November 06, 2019

Five Sites to Visit to Salute U.S. Military for Veterans Day

With Veterans Day approaching, Americans are encouraged to reflect on the sacrifices of our troops and thank those who served. The travel experts at the GO Group, LLC, an international ground transportation company, recommend these United States Military destinations to visit.

Dayton, Ohio's Wright-Patterson Air Force Base is home to the National Museum of the United States Air Force which houses over 360 aircraft and missiles, including several presidential planes and military planes dating back to World War II. The venue also hosts dozens of artifacts detailing the history of aviation from the earliest experiments of the Wright Brothers to the creation of NASA and the development of space travel.

The National Veterans Art Museum in Chicago now houses over 2,500 works of art created by veterans from all military conflicts including the Gulf War and the War on Terror in its permanent collection. Featuring works of painting, drawing, sculpture, and even poetry, the gallery aims to "bridge the gap between the perception and the reality of the veteran experience." Currently the museum is hosting a special exhibit "Back to the 'The Nam,'" a reflective, autobiographical art series by artist Maurice Costello.

The Pearl Harbor Naval Base in Hawaii serves as a memorial to the 2,400 Americans killed in the attack and to the troops who served in WWII in the Pacific. The site includes exhibits on the attack and the war in the Pacific, as well as the Pearl Harbor Aviation museum, the now retired U.S.S. Missouri, and the U.S.S. Arizona Memorial where guests can visit the sunken battleship itself and pay respects to those who died aboard it and are still interred within its hull. Access to the memorial is free but reservations are recommended.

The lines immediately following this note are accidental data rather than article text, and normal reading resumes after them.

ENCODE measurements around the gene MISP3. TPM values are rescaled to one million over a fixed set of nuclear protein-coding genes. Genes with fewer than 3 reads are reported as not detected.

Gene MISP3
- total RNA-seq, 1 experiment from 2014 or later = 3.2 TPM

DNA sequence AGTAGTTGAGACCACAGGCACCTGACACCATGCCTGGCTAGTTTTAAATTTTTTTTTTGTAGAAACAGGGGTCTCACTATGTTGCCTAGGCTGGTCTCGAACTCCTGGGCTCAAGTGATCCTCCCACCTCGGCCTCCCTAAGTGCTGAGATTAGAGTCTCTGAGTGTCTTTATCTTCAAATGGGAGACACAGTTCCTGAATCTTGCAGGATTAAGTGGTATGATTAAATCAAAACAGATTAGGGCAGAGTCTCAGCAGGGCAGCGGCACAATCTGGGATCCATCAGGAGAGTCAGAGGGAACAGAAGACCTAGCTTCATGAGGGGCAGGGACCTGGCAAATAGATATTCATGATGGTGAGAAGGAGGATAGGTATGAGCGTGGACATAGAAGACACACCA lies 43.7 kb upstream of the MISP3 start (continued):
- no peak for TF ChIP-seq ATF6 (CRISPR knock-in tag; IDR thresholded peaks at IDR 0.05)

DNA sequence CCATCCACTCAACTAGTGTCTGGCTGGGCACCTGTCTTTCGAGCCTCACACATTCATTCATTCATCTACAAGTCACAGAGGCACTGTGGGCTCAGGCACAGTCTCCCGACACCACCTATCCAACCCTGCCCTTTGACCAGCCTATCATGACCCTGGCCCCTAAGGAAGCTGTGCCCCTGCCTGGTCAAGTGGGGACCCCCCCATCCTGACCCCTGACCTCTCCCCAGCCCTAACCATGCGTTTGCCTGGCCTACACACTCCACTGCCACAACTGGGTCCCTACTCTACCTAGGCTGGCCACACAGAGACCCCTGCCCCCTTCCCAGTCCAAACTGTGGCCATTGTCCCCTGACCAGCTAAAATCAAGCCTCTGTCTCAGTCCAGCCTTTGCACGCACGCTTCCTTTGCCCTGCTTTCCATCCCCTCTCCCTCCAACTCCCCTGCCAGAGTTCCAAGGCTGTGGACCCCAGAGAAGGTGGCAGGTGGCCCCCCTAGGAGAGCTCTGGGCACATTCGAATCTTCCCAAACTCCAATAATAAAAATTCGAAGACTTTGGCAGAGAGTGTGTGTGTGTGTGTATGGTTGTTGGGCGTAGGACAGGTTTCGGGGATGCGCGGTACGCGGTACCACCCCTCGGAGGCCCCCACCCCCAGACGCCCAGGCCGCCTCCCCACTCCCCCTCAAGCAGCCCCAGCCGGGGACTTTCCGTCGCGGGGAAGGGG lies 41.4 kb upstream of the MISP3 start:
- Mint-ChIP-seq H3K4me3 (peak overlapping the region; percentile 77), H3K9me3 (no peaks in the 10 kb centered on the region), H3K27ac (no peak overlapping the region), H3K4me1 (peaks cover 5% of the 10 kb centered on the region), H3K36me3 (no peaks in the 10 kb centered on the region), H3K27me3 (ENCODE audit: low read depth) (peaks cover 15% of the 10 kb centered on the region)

Boston is home to the U.S.S. Constitution in Boston, the oldest commissioned warship in the world. Launched in 1797, "Old Ironsides" gained notoriety for her defeat of five British warships in the War of 1812. Still manned by active duty U.S. Navy troops and capable of sailing under her own power to this day, the Constitution now hosts educational tours and special events in her home port of Boston at the end of the city's Freedom Trail. You also can visit the U.S.S. Constitution Museum for a closer look at the ship's history, artifacts from her sailing days, and hands-on exhibits.

Originally founded as the D-Day Museum, recognizing the city's major contribution to the invasion which turned the tide of World War II, this campus in New Orleans was designated by Congress as the official World War II museum of the United States in 2003. Dedicated to remembering the American Experience during "the war that changed the world," the National World War II Museum houses exhibits on the amphibious invasions of Normandy and the Pacific Theatre (made possible by vehicles designed, built, and tested in New Orleans), life on the home front in America, and interactive experience documenting the harrowing final mission of the submarine, the U.S.S. Tang. A partner of the Smithsonian Institution, the National WWII Museum is continuously expanding to bring to life the history and stories of this pivotal moment in American and World History.

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